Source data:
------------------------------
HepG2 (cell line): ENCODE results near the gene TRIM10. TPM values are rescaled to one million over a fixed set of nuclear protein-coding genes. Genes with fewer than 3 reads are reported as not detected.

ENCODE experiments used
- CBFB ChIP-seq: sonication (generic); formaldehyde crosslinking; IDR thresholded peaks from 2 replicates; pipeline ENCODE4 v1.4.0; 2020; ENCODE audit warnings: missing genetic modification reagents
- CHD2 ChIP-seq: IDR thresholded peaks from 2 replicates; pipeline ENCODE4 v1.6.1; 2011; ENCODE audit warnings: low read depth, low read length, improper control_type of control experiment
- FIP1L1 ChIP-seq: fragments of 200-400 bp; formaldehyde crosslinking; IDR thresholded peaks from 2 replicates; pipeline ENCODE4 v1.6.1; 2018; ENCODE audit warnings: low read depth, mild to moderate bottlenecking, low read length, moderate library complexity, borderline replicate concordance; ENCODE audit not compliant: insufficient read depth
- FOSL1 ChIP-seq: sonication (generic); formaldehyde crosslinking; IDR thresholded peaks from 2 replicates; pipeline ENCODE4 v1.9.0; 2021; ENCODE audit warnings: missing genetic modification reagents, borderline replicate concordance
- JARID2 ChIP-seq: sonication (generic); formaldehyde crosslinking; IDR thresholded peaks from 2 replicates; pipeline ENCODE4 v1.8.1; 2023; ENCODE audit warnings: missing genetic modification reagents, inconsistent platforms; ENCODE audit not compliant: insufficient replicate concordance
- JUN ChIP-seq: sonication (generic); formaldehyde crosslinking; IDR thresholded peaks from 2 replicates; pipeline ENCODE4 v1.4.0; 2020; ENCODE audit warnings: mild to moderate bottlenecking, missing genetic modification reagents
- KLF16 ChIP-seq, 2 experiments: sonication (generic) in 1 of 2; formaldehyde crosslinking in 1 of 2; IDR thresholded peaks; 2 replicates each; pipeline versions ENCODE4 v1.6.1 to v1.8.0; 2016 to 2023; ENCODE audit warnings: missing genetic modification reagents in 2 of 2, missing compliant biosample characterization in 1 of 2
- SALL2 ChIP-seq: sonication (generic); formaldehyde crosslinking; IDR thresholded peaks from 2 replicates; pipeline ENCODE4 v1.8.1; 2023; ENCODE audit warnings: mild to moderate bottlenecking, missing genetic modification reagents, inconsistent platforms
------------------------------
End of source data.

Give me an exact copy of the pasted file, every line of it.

HepG2 (cell line): ENCODE results near the gene TRIM10. TPM values are rescaled to one million over a fixed set of nuclear protein-coding genes. Genes with fewer than 3 reads are reported as not detected.

ENCODE experiments used
- CBFB ChIP-seq: sonication (generic); formaldehyde crosslinking; IDR thresholded peaks from 2 replicates; pipeline ENCODE4 v1.4.0; 2020; ENCODE audit warnings: missing genetic modification reagents
- CHD2 ChIP-seq: IDR thresholded peaks from 2 replicates; pipeline ENCODE4 v1.6.1; 2011; ENCODE audit warnings: low read depth, low read length, improper control_type of control experiment
- FIP1L1 ChIP-seq: fragments of 200-400 bp; formaldehyde crosslinking; IDR thresholded peaks from 2 replicates; pipeline ENCODE4 v1.6.1; 2018; ENCODE audit warnings: low read depth, mild to moderate bottlenecking, low read length, moderate library complexity, borderline replicate concordance; ENCODE audit not compliant: insufficient read depth
- FOSL1 ChIP-seq: sonication (generic); formaldehyde crosslinking; IDR thresholded peaks from 2 replicates; pipeline ENCODE4 v1.9.0; 2021; ENCODE audit warnings: missing genetic modification reagents, borderline replicate concordance
- JARID2 ChIP-seq: sonication (generic); formaldehyde crosslinking; IDR thresholded peaks from 2 replicates; pipeline ENCODE4 v1.8.1; 2023; ENCODE audit warnings: missing genetic modification reagents, inconsistent platforms; ENCODE audit not compliant: insufficient replicate concordance
- JUN ChIP-seq: sonication (generic); formaldehyde crosslinking; IDR thresholded peaks from 2 replicates; pipeline ENCODE4 v1.4.0; 2020; ENCODE audit warnings: mild to moderate bottlenecking, missing genetic modification reagents
- KLF16 ChIP-seq, 2 experiments: sonication (generic) in 1 of 2; formaldehyde crosslinking in 1 of 2; IDR thresholded peaks; 2 replicates each; pipeline versions ENCODE4 v1.6.1 to v1.8.0; 2016 to 2023; ENCODE audit warnings: missing genetic modification reagents in 2 of 2, missing compliant biosample characterization in 1 of 2
- SALL2 ChIP-seq: sonication (generic); formaldehyde crosslinking; IDR thresholded peaks from 2 replicates; pipeline ENCODE4 v1.8.1; 2023; ENCODE audit warnings: mild to moderate bottlenecking, missing genetic modification reagents, inconsistent platforms